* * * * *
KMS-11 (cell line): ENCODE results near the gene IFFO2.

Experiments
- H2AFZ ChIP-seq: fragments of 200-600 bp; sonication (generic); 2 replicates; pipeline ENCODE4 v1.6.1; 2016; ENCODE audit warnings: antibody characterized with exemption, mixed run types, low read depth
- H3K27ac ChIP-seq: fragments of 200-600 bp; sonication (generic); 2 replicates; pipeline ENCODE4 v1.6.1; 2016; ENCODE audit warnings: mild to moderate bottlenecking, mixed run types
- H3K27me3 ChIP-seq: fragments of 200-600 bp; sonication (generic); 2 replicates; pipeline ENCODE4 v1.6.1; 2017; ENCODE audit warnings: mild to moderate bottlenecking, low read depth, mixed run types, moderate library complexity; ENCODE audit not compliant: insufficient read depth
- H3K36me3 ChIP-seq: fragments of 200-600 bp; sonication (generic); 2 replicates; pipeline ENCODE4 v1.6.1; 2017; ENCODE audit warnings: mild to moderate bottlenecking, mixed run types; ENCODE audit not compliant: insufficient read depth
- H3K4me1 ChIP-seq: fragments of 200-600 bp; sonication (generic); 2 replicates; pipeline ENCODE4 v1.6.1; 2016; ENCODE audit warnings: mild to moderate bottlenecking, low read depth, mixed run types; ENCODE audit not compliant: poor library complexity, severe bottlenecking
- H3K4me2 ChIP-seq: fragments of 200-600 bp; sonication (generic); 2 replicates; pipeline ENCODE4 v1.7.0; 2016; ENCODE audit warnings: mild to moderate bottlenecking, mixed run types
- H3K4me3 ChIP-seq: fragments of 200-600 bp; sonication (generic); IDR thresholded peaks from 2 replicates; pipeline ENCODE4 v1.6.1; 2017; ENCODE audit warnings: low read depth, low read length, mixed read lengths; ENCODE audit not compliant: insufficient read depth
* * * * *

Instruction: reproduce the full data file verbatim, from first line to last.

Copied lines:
KMS-11 (cell line): ENCODE results near the gene IFFO2.

Experiments
- H2AFZ ChIP-seq: fragments of 200-600 bp; sonication (generic); 2 replicates; pipeline ENCODE4 v1.6.1; 2016; ENCODE audit warnings: antibody characterized with exemption, mixed run types, low read depth
- H3K27ac ChIP-seq: fragments of 200-600 bp; sonication (generic); 2 replicates; pipeline ENCODE4 v1.6.1; 2016; ENCODE audit warnings: mild to moderate bottlenecking, mixed run types
- H3K27me3 ChIP-seq: fragments of 200-600 bp; sonication (generic); 2 replicates; pipeline ENCODE4 v1.6.1; 2017; ENCODE audit warnings: mild to moderate bottlenecking, low read depth, mixed run types, moderate library complexity; ENCODE audit not compliant: insufficient read depth
- H3K36me3 ChIP-seq: fragments of 200-600 bp; sonication (generic); 2 replicates; pipeline ENCODE4 v1.6.1; 2017; ENCODE audit warnings: mild to moderate bottlenecking, mixed run types; ENCODE audit not compliant: insufficient read depth
- H3K4me1 ChIP-seq: fragments of 200-600 bp; sonication (generic); 2 replicates; pipeline ENCODE4 v1.6.1; 2016; ENCODE audit warnings: mild to moderate bottlenecking, low read depth, mixed run types; ENCODE audit not compliant: poor library complexity, severe bottlenecking
- H3K4me2 ChIP-seq: fragments of 200-600 bp; sonication (generic); 2 replicates; pipeline ENCODE4 v1.7.0; 2016; ENCODE audit warnings: mild to moderate bottlenecking, mixed run types
- H3K4me3 ChIP-seq: fragments of 200-600 bp; sonication (generic); IDR thresholded peaks from 2 replicates; pipeline ENCODE4 v1.6.1; 2017; ENCODE audit warnings: low read depth, low read length, mixed read lengths; ENCODE audit not compliant: insufficient read depth